• Three Jack says:

                finding ‘common ground’ that increases government influence on the upbringing of children is not laudable. when will parents be held accountable for the health and well being of their children? and when did it become fiscally conservative to increase handouts to those who act irresponsibly by having children they cannot afford to raise.

                sorry john, but i’m damn tired of seeing new initiatives that replace parenting with more bureaucracy. i’m disappointed in chip for accepting payment in this matter and even more disappointed in his position on this issue.

                  • Three Jack says:

                    john your simplistic view is showing again. do you even have a clue what is in the ‘healthy – hunger free kids act’ signed by your president yesterday? no, well here’s a link to help you understand how this $4.5b (current estimated cost sure to increase dramatically over time as the fed takes over all aspects of child development) piece of pork legislation will help govt. play the role of nutrionist for children instead of the parents. not to mention how much local control is lost — “Under the new law, the USDA, led by the U.S. Secretary of Agriculture (currently Tom Vilsack), has the authority to establish national nutrition standards for all food products sold on school grounds — vending machines, lunch lines and school stores.”

                    http://www.huffingtonpost.com/2010/12/14/child-nutrition-bill-some_n_796112.html#s206024

                    it even has pics john so you should be able to follow along. i invite you to spend some time reading up on this piece of legislation

                    here is the reaction to this legislation from the group that paid senator rogers (they want even more federal regulation) — http://www.pcrm.org/news/meatless_meals_crucial_school_lunch_reform_101202.html

                    • John Konop says:

                      TJ,

                      FIRST FROM THREE JACK:

                      Chip Rogers;

                      ……“my work only dealt with federal policy pertaining to improving school meals to add more fruits and vegetables – a policy issue I strongly believe in.”…..

                      THAN AFTER A FEW MORE DRUGS:

                      ……$4.5b (current estimated cost sure to increase dramatically over time as the fed takes over all aspects of child development) piece of pork legislation will help govt. play the role of nutrionist for children instead of the parents. not to mention how much local control is lost…..

                      You have a totally lost it. Chip has been advocating for more fruits and vegetables at school lunches and stooping abusive treatment of animals’ end of story. For you to jump this far off the reservation seems like a real issue that could be drugs, caffeine, mental issues………Seek help ASAP!

                    • Three Jack says:

                      geez john, chill out. i know you worship senator rogers but the truth is the truth. the group paying him to lobby in dc spent $500,000 in support of s3307 with rogers listed as their head of governmental affairs. s3307 was signed into law yesterday, rogers lobbied on behalf of pcrm to gain passage. read the bill (or at least the summary).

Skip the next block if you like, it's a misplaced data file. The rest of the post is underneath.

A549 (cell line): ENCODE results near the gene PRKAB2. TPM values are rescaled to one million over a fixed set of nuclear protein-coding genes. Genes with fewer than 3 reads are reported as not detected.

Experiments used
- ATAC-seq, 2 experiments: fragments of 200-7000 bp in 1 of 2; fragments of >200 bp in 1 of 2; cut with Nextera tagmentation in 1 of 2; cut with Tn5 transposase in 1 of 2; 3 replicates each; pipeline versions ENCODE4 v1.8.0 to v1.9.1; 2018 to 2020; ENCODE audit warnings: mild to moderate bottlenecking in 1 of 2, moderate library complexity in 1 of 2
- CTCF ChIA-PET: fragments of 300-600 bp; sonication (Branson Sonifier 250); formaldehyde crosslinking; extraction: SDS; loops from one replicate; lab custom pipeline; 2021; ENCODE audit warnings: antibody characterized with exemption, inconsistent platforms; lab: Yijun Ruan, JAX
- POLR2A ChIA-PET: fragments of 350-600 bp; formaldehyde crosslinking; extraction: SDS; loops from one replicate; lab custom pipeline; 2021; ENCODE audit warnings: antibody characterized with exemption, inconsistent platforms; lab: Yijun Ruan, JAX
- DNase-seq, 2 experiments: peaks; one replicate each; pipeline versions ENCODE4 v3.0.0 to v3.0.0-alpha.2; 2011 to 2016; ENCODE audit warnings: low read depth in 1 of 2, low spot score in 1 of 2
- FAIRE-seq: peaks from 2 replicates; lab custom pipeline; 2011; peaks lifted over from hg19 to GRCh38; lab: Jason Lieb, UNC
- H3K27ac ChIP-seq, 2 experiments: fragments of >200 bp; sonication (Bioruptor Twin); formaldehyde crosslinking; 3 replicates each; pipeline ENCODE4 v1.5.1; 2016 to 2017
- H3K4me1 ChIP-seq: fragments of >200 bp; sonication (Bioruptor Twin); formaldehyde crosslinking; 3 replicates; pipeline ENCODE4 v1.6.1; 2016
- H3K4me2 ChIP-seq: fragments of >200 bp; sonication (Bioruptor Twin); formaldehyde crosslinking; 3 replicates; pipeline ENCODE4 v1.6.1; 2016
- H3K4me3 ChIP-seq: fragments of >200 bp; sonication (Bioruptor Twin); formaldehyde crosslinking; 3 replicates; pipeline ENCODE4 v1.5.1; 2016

• John Konop says:

      HardTruths or should I say NotTruth?

      It is once again no secret that Chip is strong on protecting the rights of animals. I do not think this is a liberal or conservative view because the issue crosses over all sides.

      I guess you are pro dog fighting?

      …. Dog Fighting Law— Senator Rogers’s four-year effort to pass a Dog Fighting Bill resulted in one of the nation’s strongest laws against the torture of pets. Georgia is now ranked as having the third strongest dog-fighting law in America…..

      http://www.senatorchiprogers.com/issues.html

      • For anyone too pressed, here’s the quote I got directly from Senator Rogers:

        “The position was not of a lobbyist. The company registered me so as to make sure they were in full compliance with the law just in case I met with federal representatives. Any contact I had with members of the executive or legislative branch actually never met the requirements of having to register, but they were over-cautious and in this environment I cannot blame them.

        Again, I did no work and was not paid during any time in which the legislature was in session and my work only dealt with federal policy pertaining to improving school meals to add more fruits and vegetables – a policy issue I strongly believe in.”

        Chip Rogers is, to the best of my knowledge, not a lobbyist.

        • Dave Bearse says:

          I accept that Chip didn’t do any lobbying that met the requirements of having to register, and it’s smart to take no chances, but it’s employing a bit of semantics to claim he’s not a lobbyist given what appears to be his registration as same.

          • Hi Dave,

            Chip Rogers was the Director of Government Affairs. I did communicate with Senator Rogers about this and I feel satisfied with his response – and if you see my initial blog, you’ll see that I was skeptical.

            Each of us; however, will have to make our own decisions.

  5. HardTruths says:

    Wow. Wow.

    Here I thought that this might still be a place for honest political discussion. Boy was I wrong. Apparently the only standard at Peach Pundit now is we believe anybody willing to pretend we’re relevant and talk to us like we matter.

    Forget official documents, the AP, and the AJC. If Chip says he wasn’t a lobbyist, there rest of the evidence is clearly false. He told us that when he was accused of wrongdoing.

    Unreal.

  6. B Balz says:

    @HardTruths: PRICELESS!

    “The people of Georgia had a chance to vote and they rejected your Handel/Porter/Everson/Douglas love affair. Let’s not keep fighting those old fights. Move on. It’s getting sad.”

    Even more incredible “Handel/Porter/Everson/Douglas” morphed into “Barnes/Porter/Everson/Douglas” and the ever-popular slippery shoelaces….

    That and all the screeching about ethics, when, in fact some FPP’s might be construed as ‘undisclosed’ advocates in the last cycle.

    Blogs are not held ‘journalistic standards’, thus I like the analogy of blogs likened to monkeys throwing their feces about the cage….